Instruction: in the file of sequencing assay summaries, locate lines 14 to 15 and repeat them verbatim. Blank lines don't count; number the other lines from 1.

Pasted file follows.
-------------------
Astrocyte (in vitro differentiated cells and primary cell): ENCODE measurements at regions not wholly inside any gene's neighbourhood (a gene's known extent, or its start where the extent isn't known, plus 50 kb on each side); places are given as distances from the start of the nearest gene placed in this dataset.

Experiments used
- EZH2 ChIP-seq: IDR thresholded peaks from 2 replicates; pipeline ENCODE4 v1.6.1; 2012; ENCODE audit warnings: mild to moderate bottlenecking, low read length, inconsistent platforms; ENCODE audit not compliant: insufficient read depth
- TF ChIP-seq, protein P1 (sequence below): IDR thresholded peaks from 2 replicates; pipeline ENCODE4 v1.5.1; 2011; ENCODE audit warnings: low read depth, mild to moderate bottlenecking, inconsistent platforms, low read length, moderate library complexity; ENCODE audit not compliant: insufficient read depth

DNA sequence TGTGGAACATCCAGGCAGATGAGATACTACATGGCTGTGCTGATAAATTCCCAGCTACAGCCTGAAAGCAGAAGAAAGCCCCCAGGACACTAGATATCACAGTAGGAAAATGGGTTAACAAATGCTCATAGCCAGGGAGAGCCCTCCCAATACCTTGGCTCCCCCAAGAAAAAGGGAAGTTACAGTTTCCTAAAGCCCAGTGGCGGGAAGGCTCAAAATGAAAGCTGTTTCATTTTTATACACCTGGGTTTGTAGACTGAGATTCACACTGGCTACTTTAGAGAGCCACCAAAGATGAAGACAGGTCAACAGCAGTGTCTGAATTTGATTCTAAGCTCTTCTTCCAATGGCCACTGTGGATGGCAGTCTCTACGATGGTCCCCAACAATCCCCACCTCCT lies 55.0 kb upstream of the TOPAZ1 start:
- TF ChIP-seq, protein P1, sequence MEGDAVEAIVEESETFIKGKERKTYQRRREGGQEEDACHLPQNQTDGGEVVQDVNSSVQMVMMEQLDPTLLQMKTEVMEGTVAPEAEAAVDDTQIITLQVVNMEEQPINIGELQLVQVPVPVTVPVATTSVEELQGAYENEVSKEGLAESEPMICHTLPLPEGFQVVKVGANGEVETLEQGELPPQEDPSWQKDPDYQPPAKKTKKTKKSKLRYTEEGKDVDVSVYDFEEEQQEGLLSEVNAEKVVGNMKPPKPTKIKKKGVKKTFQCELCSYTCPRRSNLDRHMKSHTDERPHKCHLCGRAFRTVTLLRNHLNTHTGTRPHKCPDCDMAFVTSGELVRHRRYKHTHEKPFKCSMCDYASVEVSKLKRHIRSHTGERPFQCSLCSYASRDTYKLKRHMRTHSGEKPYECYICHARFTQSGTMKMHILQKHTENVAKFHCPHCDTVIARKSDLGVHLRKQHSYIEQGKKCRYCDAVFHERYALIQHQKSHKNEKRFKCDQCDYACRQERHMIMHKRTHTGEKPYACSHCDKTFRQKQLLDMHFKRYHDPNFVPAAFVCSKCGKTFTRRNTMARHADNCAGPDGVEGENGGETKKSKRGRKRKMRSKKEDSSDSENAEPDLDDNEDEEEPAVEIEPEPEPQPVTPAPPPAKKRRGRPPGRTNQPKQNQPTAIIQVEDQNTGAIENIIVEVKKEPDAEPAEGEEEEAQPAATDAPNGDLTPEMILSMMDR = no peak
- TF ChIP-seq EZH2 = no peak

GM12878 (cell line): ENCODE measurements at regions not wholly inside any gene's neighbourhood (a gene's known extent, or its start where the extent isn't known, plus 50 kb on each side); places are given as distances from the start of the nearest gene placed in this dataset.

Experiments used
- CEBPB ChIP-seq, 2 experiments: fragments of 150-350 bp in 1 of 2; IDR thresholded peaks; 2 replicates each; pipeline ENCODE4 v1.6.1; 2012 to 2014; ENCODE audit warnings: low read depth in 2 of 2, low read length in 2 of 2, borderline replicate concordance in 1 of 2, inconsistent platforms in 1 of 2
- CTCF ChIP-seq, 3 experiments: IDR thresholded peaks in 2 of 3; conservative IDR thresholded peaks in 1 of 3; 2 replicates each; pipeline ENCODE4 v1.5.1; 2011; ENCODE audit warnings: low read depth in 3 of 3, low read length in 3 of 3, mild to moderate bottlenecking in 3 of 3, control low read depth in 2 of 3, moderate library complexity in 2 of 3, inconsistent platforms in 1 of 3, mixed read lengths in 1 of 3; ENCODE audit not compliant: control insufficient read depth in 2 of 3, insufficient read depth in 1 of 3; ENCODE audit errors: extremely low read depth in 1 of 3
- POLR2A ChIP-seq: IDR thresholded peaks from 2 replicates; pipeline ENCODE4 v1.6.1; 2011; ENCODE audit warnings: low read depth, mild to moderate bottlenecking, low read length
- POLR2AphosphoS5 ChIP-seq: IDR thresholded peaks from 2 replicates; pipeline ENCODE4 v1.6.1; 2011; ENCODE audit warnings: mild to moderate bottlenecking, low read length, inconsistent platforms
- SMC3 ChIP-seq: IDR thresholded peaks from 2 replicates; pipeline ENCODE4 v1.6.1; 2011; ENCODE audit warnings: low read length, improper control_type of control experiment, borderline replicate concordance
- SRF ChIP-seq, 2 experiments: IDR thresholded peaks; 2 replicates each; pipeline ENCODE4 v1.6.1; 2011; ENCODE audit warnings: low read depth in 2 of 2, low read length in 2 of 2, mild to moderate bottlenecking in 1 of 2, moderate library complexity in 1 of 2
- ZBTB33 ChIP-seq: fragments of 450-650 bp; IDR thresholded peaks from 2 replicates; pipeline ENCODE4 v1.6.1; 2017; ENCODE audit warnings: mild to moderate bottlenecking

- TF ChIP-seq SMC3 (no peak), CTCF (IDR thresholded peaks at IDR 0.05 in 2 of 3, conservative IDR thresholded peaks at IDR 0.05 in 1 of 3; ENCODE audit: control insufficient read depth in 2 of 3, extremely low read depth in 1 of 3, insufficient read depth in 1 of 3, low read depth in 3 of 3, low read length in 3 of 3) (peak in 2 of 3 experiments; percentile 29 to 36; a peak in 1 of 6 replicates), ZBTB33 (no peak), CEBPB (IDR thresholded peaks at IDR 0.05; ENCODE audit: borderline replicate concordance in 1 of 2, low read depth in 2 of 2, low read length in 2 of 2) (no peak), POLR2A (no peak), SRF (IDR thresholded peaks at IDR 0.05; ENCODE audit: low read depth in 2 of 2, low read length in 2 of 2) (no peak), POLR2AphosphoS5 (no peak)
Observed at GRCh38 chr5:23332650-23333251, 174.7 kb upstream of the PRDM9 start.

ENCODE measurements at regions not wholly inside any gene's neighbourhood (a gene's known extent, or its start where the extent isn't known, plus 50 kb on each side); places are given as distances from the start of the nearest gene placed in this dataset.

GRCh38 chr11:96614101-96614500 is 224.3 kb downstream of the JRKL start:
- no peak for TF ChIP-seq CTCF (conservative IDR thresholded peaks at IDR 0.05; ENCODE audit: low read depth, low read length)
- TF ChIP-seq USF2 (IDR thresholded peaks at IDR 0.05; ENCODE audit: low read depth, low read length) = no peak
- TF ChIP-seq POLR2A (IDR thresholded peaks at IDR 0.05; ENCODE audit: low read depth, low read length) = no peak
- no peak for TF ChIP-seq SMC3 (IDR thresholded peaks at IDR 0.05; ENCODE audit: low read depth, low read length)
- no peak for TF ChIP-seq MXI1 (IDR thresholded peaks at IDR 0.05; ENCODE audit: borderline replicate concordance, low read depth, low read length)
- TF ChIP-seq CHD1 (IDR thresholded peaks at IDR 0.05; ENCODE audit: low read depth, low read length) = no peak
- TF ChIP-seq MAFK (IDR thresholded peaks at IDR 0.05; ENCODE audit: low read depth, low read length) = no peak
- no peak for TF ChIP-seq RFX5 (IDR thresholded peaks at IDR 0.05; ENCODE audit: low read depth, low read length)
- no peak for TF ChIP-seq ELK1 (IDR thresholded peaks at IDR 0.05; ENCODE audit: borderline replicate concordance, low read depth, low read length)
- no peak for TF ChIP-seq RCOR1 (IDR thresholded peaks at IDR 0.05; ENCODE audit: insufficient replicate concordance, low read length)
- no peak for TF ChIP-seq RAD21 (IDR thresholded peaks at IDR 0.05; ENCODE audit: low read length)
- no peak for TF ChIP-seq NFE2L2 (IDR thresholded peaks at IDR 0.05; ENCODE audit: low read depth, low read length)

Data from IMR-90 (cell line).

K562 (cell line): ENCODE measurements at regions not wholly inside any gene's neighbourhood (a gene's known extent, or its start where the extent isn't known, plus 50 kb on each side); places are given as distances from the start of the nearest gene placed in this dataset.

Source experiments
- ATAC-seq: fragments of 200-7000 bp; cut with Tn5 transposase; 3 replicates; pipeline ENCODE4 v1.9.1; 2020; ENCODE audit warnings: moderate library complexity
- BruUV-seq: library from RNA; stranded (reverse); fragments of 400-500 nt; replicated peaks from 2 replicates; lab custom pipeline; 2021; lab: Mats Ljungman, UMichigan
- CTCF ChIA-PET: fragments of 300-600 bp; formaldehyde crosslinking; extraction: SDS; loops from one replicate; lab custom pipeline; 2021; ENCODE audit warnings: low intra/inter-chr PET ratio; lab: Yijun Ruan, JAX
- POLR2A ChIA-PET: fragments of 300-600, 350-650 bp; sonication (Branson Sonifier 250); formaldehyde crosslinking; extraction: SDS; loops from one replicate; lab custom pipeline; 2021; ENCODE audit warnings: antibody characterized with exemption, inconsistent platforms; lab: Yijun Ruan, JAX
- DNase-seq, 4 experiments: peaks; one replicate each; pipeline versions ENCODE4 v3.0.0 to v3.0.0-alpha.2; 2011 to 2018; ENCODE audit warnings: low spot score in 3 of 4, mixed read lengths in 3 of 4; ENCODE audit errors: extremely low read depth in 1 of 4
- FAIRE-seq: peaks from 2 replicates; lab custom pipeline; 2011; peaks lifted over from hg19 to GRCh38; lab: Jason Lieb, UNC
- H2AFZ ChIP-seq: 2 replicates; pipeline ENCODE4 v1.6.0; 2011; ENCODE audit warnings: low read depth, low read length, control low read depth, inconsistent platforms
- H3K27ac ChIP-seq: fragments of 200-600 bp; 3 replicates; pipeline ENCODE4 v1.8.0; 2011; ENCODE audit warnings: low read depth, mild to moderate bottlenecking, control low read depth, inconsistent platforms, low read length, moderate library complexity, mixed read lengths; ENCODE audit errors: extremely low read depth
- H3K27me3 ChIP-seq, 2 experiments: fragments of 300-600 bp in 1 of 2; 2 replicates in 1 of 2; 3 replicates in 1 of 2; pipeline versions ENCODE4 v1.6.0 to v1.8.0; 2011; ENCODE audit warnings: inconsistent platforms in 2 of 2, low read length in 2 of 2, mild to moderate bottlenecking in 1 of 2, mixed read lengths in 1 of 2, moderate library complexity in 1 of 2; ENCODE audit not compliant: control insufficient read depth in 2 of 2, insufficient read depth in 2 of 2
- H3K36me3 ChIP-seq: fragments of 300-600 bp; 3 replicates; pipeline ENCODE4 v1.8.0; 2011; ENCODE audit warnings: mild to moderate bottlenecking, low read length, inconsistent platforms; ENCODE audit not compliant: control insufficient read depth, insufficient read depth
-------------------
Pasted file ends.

- SMC3 ChIP-seq: IDR thresholded peaks from 2 replicates; pipeline ENCODE4 v1.6.1; 2011; ENCODE audit warnings: low read length, improper control_type of control experiment, borderline replicate concordance
- SRF ChIP-seq, 2 experiments: IDR thresholded peaks; 2 replicates each; pipeline ENCODE4 v1.6.1; 2011; ENCODE audit warnings: low read depth in 2 of 2, low read length in 2 of 2, mild to moderate bottlenecking in 1 of 2, moderate library complexity in 1 of 2